GOVERNMENT says it will henceforth take concrete measures to ensure that the welfare of artistes is given serious, as revelations of the circumstances of the late television comedian Lazarus “Gringo” Boora came to light at his burial in Rusape on Thursday.
Gringo passed away early this week in Harare after a long battle with cancer of the stomach and was buried at Rukweza Village in Rusape.
He was 47.
The hilarious Gringo hails from Manicaland, under Chief Makoni’s area.
Gringo began acting in school dramas and never looked back. He went on to make a name for himself in a number of television dramas such as Gringo, Gringo Ndiani, Gringo Mari Iripi, Gibbo and Village Secrets, among many others.
He was also brand ambassador for a number of companies.
Addressing mourners at Boora’s burial, Youth, Sports, Arts and Recreation Deputy Minister Tinotenda Machakaire said there is need to reform the arts sector to ensure the well-being of artistes.
Deputy Minister Machakaire said Gringo’s death is a wake-up call, adding Government is ready to play its part to improve artistes’ welfare.
“We have heard their cry, and I have seen it for myself. This is not good, and it has to be corrected. As Government, we have played our part to assist the bereaved family.
“We would also like to thank Mr Philip Mataranyika and the Nyaradzo Group as they have assisted with burial services and food free of charge. We need to make sure that our artistes earn both fame and fortune like in other countries.
“I have invited them to my office so that we work on it,” he said. “We need to sit down with the National Arts Council to find a way to cushion artistes and boost their livelihoods.”
He also hailed Dr Johannes Marisa and his team for availing free treatment to the late veteran actor.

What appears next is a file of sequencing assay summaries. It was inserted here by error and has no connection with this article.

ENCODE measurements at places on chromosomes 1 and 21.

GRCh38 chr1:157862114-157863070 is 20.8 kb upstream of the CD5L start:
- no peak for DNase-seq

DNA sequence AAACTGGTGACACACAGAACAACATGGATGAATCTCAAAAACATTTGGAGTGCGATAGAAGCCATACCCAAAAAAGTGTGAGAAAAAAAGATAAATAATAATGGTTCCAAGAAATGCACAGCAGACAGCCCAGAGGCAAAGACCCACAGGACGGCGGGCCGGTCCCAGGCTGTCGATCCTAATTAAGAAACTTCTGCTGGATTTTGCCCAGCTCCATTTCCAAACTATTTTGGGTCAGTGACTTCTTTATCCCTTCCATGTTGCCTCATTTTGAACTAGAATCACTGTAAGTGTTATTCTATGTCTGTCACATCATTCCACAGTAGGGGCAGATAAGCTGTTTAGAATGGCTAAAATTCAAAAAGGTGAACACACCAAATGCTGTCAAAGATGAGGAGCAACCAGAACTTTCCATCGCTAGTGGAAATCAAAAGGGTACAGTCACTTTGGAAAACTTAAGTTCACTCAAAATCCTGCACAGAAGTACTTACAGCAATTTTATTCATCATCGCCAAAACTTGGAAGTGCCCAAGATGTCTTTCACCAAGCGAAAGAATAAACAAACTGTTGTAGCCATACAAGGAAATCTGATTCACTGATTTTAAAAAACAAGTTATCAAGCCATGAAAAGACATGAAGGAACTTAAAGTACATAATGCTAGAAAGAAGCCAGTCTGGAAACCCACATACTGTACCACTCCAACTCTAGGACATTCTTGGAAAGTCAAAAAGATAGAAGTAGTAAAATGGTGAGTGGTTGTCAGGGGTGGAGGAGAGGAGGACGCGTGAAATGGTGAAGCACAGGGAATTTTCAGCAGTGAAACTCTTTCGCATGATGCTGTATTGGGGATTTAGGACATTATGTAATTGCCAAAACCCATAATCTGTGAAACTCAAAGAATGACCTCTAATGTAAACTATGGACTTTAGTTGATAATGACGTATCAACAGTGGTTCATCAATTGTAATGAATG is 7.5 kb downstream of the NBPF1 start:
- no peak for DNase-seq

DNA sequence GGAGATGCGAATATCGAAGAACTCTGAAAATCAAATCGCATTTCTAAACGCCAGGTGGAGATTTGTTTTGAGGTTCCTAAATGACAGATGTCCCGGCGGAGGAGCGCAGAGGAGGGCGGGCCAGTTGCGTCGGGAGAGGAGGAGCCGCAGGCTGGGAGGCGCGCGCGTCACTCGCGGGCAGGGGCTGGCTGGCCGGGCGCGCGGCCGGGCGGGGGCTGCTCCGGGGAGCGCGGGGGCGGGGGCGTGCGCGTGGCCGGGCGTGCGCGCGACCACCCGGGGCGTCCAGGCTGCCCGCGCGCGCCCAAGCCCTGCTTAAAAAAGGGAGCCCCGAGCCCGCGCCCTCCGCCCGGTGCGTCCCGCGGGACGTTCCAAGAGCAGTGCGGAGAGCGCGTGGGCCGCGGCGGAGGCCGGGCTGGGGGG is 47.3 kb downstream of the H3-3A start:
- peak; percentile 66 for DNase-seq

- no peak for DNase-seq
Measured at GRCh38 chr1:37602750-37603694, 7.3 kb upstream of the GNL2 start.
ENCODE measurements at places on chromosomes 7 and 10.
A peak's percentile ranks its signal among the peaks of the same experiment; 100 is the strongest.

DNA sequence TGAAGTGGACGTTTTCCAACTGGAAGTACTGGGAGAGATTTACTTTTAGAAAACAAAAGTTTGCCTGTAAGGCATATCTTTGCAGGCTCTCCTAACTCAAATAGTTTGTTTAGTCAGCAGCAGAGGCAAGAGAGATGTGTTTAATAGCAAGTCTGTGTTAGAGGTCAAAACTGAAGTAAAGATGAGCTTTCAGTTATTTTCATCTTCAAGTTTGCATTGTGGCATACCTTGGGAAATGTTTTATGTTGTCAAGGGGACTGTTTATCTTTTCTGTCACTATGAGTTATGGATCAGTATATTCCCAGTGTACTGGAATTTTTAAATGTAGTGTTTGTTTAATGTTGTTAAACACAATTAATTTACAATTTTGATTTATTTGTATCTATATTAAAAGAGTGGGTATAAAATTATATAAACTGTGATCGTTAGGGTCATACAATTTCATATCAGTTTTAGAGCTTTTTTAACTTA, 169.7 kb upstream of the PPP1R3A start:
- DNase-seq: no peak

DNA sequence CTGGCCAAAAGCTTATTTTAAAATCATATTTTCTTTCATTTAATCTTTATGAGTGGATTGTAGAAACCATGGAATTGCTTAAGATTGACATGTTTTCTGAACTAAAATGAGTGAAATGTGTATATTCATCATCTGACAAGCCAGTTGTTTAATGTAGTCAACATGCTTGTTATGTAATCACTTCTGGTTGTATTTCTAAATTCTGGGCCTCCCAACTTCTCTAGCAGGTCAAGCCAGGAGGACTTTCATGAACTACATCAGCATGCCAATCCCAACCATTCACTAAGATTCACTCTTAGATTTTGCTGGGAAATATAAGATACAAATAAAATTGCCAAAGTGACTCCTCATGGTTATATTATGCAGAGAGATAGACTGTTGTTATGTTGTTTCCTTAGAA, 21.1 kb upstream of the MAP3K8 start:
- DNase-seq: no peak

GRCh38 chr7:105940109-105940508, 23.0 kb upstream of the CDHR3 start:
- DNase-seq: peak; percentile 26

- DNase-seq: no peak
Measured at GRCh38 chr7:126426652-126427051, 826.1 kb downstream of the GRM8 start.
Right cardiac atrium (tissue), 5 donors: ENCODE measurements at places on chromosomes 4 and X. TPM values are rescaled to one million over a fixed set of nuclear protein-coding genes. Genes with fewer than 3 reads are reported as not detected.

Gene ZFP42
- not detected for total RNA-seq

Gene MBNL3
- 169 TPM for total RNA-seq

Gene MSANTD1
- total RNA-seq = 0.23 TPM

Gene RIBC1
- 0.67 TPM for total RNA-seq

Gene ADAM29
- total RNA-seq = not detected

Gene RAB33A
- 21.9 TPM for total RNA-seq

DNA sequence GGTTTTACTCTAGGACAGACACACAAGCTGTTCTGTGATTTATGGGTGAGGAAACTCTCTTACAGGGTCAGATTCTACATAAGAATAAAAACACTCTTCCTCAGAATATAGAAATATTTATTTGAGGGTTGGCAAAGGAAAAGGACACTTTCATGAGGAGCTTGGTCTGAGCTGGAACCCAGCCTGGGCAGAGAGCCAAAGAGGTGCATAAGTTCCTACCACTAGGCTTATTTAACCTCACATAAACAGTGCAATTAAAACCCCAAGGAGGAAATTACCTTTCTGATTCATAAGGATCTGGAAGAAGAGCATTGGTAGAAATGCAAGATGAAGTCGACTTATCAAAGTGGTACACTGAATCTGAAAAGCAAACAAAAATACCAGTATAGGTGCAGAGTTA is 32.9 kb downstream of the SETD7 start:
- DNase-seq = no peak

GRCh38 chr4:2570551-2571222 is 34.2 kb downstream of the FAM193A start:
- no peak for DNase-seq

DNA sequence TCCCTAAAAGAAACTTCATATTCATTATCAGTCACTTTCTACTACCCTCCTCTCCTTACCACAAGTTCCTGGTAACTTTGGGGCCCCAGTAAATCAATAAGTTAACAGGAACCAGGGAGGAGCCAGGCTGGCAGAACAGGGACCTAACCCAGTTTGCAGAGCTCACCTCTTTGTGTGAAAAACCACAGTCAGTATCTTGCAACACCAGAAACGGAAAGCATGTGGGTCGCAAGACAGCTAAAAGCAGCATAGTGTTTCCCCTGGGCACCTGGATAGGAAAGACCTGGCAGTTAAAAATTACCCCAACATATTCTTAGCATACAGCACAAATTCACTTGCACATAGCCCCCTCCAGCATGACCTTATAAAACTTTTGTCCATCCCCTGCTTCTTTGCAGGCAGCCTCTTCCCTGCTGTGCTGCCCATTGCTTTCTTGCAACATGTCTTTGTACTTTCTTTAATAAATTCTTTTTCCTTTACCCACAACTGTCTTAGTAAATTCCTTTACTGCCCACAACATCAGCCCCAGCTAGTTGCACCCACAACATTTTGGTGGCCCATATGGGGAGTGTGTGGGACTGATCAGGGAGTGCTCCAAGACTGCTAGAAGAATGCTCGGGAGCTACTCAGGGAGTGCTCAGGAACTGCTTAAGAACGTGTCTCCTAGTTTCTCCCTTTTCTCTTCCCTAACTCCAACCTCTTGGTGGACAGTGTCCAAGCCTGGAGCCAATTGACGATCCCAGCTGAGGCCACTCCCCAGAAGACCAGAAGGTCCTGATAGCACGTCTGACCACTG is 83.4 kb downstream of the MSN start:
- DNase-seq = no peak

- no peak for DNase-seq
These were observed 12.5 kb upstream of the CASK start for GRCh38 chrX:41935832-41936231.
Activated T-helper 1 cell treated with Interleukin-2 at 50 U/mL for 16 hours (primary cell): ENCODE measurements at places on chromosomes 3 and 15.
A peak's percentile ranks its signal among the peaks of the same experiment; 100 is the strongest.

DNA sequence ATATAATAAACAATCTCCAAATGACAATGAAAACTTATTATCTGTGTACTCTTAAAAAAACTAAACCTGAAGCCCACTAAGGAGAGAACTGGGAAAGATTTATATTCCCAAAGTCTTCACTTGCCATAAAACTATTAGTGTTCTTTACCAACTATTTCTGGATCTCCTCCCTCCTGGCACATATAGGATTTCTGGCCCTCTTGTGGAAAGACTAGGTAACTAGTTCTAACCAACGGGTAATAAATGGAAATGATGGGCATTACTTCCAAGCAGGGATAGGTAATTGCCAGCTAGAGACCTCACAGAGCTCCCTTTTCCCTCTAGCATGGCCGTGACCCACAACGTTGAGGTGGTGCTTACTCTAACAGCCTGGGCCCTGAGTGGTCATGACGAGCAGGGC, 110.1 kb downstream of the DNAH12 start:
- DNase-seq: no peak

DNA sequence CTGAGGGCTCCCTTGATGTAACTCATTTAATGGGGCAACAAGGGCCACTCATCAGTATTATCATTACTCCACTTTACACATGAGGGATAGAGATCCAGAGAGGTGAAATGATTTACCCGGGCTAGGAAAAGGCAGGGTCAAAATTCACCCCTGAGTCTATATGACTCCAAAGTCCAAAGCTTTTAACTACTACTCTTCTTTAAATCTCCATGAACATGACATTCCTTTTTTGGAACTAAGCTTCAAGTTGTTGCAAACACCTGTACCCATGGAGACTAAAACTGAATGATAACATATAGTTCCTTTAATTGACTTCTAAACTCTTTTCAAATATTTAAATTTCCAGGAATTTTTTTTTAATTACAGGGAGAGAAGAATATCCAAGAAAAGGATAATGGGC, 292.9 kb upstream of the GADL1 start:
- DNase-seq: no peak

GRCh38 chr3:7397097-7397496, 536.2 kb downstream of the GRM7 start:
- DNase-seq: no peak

Gringo’s wife, Netsai Meki, said her husband’s death is a great loss to the family, which will forever cherish the moments they spent together.
London based Headman Talkmore Mupambawahle said Makoni has been robbed of an ambassador who carried the district’s flag in an exemplary manner.
“Gringo was an icon. It is sad that we have lost him. We will miss his humour and jokes. As local traditional leaders, we are proud that he was a good ambassador of our area. Despite being famous, he lived a scandal free life.
“We now need to look at the earnings of our artistes so that they lead decent lives. Artistes in other countries are earning big gap. The parent ministry and the artistes themselves must come up with robust reforms to reshape the industry,” said Headman Mupambawahle.
Makoni Arts Association chairman, Mr Davison Maenzanise said the nation has been robbed of a talented artiste who was instrumental in the development of the arts industry.
He said Gringo never gave up despite the various challenges he encountered.
“Gringo was greatly talented but he remained humble, he did not allow fame to get into his head. He encouraged youngsters to follow his footsteps. His death is a wake-up call for stakeholders to fully embrace arts as a viable business and reward artists decently,” said Mr Maenzanise.
The funeral was attended by Makoni Central legislator, David Tekeshe, various artistes from across the country and people from all walks of life.
Mr Nigel Munyati of the Zimbabwe International Film Festival Trust chipped in with assistance.
Mr Philip Mataranyika, founder and chief executive officer of the Nyaradzo Group covered food, transport and other funeral related costs.
Besides Gringo, Rusape produced quite a number of actors including comedians, Safiro ‘Mukadota’ Madzikatire and Simon ‘Mutirowafanza’ Shumba. ■